I haven't found the season too oppressive this year, mainly because I'm so happy to be on my winter break from school, and have had very little contact with the so-called holiday spirit. I did have to hear the dreaded seasonal muzak while doing some errands, but mostly I've been in my own lovely Christmas-free bubble.
It helps that I don't turn on the TV. Back in the days before we could watch whatever we wanted whenever we wanted, my least favourite part of the Christmas season was the endless repetition of my least favourite movie in the world, "It's A Wonderful Life".
My loathing for this movie is partly fed by my extreme dislike of Jimmy Stewart. I grew up watching old movies, and I've had a nearly visceral disgust for Stewart probably since age 8 or 9. He's been in some excellent films, but for me any movie is marred by his ridiculous voice and pitiful, one-note acting.
But my hatred of "It's A Wonderful Life" goes way beyond Jimmy Stewart's irritating drawl. It's supposed to be the classic "one man can make a difference" movie, illustrating that we touch people lives in ways we will never know. If the world is a better place because of our presence, then everything we do does matter. Nice message, right? Sounds like something I should get behind.
But why does George Bailey want to end his life? Why is he so despondent, and what if an angel hadn't visited him? Because they usually don't, you know. When people tumble into the abyss of despair, seldom does an angel appear to pull them out. When dreams die, as George Bailey's dreams did, either we painfully construct new dreams, or live without dreams, or give up. When life sucks, some outsider telling us that really our lives are just peachy and wonderful does not usually brighten our day.
Beyond the saccharine and the treacle, the plot has holes wide enough to drive a Hummer through. Come on, am I the only person who thought Pottersville - the alternate-reality town that would have existed if Bailey had never been born - was a cooler, more fun place than Bedford Falls? No! Turns out I was not. Wendell Jamieson, who wrote this essay, loves the movie, but insists it's a different movie than most people know.
"It's a Wonderful Life" is a terrifying, asphyxiating story about growing up and relinquishing your dreams, of seeing your father driven to the grave before his time, of living among bitter, small-minded people. It is a story of being trapped, of compromising, of watching others move ahead and away, of becoming so filled with rage that you verbally abuse your children, their teacher and your oppressively perfect wife. It is also a nightmare account of an endless home renovation.
I haven't seen it on a movie screen since that first time, but on Friday it begins its annual pre-Christmas run at the IFC Cinema in Greenwich Village. I plan to take my 9-year-old son and my father, who has never seen it the whole way through because he thinks it's too corny.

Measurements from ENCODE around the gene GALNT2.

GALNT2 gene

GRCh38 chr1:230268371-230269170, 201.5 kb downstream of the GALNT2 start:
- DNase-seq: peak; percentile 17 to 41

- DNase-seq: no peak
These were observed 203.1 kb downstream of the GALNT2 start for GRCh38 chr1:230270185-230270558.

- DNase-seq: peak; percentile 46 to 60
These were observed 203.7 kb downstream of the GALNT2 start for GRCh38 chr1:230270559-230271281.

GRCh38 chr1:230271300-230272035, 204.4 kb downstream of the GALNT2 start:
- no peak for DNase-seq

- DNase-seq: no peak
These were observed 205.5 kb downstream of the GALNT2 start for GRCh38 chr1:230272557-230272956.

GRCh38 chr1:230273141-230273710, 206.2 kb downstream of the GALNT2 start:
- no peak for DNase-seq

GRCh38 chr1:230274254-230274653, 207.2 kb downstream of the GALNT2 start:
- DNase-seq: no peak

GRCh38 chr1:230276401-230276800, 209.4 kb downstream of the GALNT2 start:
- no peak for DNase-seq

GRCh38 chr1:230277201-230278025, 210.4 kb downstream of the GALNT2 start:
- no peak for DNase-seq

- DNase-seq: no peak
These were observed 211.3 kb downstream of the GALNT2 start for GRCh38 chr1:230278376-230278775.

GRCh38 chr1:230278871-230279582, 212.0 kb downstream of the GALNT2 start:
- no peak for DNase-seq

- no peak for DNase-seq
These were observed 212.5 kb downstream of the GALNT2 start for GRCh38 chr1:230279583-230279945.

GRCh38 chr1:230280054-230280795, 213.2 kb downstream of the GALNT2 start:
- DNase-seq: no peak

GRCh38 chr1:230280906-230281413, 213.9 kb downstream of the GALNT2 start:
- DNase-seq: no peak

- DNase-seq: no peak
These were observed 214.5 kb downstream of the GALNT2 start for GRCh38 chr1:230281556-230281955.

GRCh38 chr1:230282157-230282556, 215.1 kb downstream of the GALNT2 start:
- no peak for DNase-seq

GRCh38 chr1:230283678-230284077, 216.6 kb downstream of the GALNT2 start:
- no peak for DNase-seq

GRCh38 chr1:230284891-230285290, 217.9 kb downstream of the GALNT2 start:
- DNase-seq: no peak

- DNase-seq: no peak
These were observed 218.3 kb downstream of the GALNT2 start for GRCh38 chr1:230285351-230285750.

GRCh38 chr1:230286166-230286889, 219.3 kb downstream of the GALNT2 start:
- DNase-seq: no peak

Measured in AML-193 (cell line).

How wrong he is.
I'm no movie critic, and I'll leave to others any erudite evaluation of the film as cinematic art, but to examine it closely is to experience "It's a Wonderful Life" on several different levels.
Many are pulling the movie out of the archives lately because of its prescience on the perils of trusting bankers. I’ve found, after repeated viewings, that the film turns upside down and inside out, and some glaring — and often funny — flaws become apparent. These flaws have somehow deepened my affection for it over the years.
Take the extended sequence in which George Bailey (James Stewart), having repeatedly tried and failed to escape Bedford Falls, N.Y., sees what it would be like had he never been born. The bucolic small town is replaced by a smoky, nightclub-filled, boogie-woogie-driven haven for showgirls and gamblers, who spill raucously out into the crowded sidewalks on Christmas Eve. It's been renamed Pottersville, after the villainous Mr. Potter, Lionel Barrymore's scheming financier.
Here's the thing about Pottersville that struck me when I was 15: It looks like much more fun than stultifying Bedford Falls — the women are hot, the music swings, and the fun times go on all night. If anything, Pottersville captures just the type of excitement George had long been seeking.
And what about that banking issue? When he returns to the "real" Bedford Falls, George is saved by his friends, who open their wallets to cover an $8,000 shortfall at his savings and loan brought about when the evil Mr. Potter snatched a deposit mislaid by George's idiot uncle, Billy (Thomas Mitchell).
But isn't George still liable for the missing funds, even if he has made restitution? I mean, if someone robs a bank, and then gives the money back, that person still robbed the bank, right?
There's only one good thing about "It's A Wonderful Life". Bing Crosby isn't in it. As my grandmother used to say, things can always get worse.